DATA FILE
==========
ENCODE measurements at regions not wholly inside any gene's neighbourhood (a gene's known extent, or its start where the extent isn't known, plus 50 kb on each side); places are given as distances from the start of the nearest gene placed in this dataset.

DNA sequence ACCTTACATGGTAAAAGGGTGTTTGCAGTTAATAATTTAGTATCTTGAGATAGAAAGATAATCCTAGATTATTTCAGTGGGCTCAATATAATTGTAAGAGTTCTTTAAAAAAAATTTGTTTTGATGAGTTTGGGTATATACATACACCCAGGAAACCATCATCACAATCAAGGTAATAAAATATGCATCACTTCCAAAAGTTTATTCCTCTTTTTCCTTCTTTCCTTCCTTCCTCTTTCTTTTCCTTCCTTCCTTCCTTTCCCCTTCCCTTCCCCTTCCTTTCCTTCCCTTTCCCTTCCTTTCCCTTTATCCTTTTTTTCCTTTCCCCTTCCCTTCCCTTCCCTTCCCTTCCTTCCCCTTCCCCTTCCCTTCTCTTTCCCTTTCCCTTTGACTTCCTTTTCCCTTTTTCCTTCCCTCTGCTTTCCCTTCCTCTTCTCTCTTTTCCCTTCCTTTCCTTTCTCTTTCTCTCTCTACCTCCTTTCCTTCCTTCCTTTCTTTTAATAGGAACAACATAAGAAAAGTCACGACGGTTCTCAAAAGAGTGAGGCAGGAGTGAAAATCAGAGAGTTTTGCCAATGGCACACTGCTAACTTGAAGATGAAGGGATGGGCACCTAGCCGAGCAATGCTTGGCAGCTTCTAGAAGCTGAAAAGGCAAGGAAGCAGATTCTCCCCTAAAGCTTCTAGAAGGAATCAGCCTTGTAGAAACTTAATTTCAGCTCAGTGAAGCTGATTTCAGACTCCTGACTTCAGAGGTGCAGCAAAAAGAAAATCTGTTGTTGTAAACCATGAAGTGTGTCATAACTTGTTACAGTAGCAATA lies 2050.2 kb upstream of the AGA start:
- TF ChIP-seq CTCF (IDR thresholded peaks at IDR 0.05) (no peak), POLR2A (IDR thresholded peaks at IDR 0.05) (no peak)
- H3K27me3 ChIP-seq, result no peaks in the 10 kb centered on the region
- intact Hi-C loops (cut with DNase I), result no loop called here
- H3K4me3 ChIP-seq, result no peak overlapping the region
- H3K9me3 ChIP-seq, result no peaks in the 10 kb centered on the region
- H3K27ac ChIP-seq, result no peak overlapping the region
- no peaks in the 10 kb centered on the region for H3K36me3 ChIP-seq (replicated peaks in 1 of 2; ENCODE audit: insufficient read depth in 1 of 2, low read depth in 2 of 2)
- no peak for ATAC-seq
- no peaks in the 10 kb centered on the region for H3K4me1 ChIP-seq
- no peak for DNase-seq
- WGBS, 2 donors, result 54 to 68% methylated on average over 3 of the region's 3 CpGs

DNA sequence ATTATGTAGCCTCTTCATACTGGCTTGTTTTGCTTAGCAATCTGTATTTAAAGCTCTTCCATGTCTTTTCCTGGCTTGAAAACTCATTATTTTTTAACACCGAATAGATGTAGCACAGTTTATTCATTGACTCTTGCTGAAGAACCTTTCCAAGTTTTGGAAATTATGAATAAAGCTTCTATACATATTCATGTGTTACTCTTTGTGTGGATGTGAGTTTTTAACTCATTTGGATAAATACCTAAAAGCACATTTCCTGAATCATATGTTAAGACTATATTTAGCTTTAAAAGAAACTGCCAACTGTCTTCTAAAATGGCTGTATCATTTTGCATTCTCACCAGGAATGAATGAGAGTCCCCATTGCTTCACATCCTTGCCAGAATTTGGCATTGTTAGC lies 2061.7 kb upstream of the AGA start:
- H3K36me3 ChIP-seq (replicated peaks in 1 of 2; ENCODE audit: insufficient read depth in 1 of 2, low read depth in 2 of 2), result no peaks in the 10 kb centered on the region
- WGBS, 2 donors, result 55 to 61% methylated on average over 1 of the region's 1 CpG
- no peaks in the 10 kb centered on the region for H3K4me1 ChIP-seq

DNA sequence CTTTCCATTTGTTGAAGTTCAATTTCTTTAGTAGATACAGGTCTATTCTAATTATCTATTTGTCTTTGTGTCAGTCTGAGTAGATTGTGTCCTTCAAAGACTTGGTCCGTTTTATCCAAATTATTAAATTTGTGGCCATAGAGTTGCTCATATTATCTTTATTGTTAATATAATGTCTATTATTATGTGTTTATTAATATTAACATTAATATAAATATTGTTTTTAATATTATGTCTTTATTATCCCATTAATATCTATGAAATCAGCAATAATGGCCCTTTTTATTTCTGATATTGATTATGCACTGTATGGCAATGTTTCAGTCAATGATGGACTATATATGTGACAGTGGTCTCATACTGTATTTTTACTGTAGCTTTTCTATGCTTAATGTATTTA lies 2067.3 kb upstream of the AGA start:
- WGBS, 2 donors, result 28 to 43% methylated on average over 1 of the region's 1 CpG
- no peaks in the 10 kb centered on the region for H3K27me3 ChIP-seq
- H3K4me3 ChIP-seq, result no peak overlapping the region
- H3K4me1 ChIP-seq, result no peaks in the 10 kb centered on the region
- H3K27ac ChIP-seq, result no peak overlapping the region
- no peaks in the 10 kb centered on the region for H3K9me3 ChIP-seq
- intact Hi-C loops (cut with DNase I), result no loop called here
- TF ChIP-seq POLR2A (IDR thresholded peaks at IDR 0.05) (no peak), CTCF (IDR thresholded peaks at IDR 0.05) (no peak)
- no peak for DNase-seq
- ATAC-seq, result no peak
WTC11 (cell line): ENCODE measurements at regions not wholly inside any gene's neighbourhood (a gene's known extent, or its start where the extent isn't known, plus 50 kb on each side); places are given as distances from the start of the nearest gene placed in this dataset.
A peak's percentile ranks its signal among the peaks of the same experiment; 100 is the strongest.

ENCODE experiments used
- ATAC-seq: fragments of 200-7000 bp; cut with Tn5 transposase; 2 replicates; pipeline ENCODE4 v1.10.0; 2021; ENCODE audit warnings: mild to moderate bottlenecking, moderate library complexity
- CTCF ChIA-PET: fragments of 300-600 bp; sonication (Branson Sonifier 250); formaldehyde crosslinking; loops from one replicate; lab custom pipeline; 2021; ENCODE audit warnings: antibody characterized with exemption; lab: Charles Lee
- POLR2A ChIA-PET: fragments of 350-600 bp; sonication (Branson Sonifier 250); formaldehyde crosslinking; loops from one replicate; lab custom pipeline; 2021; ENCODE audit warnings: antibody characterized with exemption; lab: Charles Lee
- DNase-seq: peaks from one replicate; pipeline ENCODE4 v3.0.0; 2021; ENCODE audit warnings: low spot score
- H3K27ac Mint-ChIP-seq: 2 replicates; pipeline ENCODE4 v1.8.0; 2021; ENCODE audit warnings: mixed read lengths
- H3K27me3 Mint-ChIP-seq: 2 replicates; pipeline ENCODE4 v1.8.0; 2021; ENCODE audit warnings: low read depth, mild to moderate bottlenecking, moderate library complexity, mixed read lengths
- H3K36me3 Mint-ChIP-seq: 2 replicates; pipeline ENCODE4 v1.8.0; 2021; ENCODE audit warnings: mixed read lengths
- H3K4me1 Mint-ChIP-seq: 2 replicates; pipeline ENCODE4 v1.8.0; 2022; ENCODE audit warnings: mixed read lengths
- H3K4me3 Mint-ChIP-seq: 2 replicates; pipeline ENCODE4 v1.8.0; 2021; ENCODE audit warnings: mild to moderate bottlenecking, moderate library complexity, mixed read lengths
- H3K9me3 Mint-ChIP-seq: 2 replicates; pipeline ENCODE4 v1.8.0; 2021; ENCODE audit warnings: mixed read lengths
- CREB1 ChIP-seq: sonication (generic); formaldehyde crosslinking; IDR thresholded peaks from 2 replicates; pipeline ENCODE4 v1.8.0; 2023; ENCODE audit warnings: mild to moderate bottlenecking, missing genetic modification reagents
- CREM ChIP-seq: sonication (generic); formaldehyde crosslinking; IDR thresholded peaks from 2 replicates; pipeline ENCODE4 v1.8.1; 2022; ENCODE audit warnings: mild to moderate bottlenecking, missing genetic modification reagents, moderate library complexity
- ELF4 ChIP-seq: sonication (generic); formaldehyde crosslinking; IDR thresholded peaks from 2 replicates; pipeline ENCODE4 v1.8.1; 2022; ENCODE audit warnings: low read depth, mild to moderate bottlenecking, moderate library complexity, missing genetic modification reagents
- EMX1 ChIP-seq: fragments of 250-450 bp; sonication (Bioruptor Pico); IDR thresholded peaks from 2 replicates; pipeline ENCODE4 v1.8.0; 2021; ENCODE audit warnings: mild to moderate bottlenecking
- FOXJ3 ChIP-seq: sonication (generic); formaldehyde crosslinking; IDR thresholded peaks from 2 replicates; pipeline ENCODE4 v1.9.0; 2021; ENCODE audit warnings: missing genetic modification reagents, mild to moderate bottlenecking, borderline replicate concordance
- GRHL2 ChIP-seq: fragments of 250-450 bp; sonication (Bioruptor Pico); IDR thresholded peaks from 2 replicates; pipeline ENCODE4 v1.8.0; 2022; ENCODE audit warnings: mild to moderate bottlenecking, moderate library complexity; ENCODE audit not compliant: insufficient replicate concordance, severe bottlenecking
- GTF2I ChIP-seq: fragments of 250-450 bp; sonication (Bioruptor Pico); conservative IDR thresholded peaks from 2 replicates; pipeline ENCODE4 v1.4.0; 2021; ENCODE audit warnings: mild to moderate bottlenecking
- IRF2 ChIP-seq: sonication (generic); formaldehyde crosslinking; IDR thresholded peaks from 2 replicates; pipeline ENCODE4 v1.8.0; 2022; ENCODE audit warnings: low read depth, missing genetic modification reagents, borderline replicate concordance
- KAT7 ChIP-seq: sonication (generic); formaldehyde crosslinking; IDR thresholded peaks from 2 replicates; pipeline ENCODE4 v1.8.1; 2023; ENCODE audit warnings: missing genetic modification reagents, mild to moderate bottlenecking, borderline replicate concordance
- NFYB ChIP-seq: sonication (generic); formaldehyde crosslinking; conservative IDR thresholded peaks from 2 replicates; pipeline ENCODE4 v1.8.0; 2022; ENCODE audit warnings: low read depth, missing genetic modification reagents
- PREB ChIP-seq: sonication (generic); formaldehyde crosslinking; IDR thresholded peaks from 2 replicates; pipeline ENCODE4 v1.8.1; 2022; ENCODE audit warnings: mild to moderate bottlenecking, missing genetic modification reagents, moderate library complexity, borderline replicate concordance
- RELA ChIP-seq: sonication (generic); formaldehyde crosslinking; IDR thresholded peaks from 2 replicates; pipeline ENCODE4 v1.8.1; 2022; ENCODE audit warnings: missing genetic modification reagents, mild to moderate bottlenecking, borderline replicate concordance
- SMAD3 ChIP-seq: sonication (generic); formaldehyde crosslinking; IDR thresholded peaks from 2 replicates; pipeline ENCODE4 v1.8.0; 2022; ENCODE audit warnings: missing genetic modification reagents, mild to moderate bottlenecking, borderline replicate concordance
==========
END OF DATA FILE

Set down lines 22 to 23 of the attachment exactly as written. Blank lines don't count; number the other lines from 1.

- H3K4me1 ChIP-seq, result no peaks in the 10 kb centered on the region
- H3K27ac ChIP-seq, result no peak overlapping the region